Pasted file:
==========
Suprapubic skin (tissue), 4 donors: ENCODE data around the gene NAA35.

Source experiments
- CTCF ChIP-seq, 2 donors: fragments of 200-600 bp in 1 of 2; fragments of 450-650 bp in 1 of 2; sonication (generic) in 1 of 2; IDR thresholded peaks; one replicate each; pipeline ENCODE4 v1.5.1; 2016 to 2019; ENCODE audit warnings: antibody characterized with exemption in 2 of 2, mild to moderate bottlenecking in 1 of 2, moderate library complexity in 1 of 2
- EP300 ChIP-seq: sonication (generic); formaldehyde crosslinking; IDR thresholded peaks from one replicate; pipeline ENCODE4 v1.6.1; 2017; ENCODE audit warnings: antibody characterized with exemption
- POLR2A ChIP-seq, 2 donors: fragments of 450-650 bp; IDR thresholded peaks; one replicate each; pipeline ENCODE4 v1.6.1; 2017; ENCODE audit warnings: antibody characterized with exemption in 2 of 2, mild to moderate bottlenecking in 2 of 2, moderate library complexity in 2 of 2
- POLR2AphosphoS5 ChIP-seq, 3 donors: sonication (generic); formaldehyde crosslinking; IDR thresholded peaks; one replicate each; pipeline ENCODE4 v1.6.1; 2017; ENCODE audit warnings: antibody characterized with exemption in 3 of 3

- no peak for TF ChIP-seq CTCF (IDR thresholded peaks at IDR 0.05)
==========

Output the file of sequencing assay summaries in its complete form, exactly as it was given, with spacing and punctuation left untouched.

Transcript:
Suprapubic skin (tissue), 4 donors: ENCODE data around the gene NAA35.

Source experiments
- CTCF ChIP-seq, 2 donors: fragments of 200-600 bp in 1 of 2; fragments of 450-650 bp in 1 of 2; sonication (generic) in 1 of 2; IDR thresholded peaks; one replicate each; pipeline ENCODE4 v1.5.1; 2016 to 2019; ENCODE audit warnings: antibody characterized with exemption in 2 of 2, mild to moderate bottlenecking in 1 of 2, moderate library complexity in 1 of 2
- EP300 ChIP-seq: sonication (generic); formaldehyde crosslinking; IDR thresholded peaks from one replicate; pipeline ENCODE4 v1.6.1; 2017; ENCODE audit warnings: antibody characterized with exemption
- POLR2A ChIP-seq, 2 donors: fragments of 450-650 bp; IDR thresholded peaks; one replicate each; pipeline ENCODE4 v1.6.1; 2017; ENCODE audit warnings: antibody characterized with exemption in 2 of 2, mild to moderate bottlenecking in 2 of 2, moderate library complexity in 2 of 2
- POLR2AphosphoS5 ChIP-seq, 3 donors: sonication (generic); formaldehyde crosslinking; IDR thresholded peaks; one replicate each; pipeline ENCODE4 v1.6.1; 2017; ENCODE audit warnings: antibody characterized with exemption in 3 of 3

- no peak for TF ChIP-seq CTCF (IDR thresholded peaks at IDR 0.05)